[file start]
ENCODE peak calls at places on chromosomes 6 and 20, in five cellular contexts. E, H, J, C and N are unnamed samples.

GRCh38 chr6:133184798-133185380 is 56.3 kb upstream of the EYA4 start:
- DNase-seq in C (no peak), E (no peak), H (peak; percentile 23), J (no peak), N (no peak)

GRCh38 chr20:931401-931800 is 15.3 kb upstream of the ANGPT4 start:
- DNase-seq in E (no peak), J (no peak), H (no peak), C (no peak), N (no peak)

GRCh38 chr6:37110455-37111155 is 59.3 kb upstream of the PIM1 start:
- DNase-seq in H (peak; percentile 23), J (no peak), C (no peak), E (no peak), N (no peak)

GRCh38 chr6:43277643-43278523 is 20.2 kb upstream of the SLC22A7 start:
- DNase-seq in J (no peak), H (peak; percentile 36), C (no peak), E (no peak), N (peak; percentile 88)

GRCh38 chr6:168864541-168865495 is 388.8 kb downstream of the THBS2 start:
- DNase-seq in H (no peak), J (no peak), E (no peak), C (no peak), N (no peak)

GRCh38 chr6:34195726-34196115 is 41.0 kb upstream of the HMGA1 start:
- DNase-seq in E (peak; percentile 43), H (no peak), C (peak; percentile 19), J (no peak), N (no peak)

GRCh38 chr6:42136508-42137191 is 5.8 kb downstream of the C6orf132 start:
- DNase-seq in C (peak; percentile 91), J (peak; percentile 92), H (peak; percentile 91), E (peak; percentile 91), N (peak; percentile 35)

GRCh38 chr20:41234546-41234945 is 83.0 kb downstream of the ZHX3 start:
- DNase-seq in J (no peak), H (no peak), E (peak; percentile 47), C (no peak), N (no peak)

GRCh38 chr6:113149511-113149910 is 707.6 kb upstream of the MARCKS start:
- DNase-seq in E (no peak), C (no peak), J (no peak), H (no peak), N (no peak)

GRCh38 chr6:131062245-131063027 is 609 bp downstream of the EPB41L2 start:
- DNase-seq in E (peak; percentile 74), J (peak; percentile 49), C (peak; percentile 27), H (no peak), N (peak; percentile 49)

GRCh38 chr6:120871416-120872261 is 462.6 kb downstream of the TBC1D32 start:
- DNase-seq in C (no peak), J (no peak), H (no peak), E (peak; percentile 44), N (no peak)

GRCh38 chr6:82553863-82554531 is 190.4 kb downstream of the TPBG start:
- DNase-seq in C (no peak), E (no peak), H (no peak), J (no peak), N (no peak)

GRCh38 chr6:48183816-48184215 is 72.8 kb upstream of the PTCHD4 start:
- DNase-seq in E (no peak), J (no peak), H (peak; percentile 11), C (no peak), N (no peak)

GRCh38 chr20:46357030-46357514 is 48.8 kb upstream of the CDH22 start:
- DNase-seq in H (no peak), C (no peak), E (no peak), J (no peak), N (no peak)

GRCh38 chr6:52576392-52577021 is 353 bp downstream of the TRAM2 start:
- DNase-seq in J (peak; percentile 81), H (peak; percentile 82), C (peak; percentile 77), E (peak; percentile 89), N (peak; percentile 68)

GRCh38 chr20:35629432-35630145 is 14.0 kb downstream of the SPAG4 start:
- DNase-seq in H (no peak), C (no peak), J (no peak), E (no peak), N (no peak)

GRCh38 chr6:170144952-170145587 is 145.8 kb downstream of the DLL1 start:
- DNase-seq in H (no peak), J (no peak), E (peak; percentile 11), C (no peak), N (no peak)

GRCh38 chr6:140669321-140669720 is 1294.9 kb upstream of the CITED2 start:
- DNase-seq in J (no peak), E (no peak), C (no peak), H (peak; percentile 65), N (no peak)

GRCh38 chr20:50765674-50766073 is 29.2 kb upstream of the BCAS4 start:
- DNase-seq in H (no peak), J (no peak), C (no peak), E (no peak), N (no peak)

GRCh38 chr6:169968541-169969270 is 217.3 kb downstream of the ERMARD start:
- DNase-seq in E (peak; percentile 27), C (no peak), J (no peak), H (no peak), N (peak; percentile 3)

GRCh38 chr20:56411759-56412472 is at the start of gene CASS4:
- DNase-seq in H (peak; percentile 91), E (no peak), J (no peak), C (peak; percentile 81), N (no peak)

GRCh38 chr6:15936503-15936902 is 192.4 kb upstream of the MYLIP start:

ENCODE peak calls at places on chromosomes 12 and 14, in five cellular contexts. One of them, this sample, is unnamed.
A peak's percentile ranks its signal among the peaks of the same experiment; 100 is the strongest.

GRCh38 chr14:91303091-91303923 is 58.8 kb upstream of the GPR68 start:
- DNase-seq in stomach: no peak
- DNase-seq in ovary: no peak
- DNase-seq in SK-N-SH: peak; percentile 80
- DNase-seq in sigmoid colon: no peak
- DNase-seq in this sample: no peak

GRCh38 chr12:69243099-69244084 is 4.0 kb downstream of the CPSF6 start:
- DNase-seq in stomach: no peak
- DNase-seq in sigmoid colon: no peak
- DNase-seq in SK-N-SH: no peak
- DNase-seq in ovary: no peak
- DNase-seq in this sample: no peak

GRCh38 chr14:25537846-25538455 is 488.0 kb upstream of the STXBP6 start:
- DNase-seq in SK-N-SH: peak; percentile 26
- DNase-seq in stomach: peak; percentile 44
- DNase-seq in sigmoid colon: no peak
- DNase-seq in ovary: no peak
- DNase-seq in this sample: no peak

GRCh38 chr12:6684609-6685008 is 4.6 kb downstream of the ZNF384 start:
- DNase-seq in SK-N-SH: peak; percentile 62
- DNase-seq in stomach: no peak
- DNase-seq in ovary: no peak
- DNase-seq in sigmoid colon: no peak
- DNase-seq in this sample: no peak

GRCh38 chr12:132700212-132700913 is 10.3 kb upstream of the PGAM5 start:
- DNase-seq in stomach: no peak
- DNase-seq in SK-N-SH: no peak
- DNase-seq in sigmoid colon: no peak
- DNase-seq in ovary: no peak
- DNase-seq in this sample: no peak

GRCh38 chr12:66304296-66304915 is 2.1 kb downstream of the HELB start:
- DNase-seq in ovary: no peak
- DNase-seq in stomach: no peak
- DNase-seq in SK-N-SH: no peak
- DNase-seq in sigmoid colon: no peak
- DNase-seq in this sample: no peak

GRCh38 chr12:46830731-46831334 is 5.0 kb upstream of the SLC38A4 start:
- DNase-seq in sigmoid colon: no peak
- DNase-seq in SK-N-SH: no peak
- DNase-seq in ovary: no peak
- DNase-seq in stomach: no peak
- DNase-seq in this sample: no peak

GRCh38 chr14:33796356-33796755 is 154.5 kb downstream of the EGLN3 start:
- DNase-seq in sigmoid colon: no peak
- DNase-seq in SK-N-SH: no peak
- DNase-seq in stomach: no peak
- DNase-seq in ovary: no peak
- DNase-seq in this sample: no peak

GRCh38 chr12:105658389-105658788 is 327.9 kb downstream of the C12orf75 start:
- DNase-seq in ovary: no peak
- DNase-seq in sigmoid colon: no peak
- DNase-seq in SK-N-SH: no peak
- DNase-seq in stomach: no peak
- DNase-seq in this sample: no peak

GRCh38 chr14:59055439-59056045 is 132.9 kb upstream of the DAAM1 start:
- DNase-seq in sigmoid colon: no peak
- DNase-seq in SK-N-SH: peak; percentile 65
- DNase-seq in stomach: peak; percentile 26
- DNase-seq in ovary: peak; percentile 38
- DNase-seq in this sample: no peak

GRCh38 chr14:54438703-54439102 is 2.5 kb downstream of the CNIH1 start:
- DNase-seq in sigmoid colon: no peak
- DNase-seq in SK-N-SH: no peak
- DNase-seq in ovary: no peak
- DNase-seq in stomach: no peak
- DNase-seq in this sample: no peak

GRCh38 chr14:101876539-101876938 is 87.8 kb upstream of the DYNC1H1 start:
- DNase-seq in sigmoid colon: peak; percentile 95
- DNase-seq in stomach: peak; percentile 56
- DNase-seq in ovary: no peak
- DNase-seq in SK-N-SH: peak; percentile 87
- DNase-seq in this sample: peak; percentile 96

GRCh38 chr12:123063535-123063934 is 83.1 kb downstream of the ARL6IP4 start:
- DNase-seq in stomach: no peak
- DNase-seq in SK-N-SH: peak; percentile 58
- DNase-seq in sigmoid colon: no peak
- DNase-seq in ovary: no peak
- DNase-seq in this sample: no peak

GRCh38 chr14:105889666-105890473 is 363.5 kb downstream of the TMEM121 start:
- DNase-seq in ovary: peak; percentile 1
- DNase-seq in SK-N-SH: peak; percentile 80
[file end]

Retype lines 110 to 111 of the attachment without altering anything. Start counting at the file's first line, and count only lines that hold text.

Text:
- DNase-seq in ovary: no peak
- DNase-seq in stomach: no peak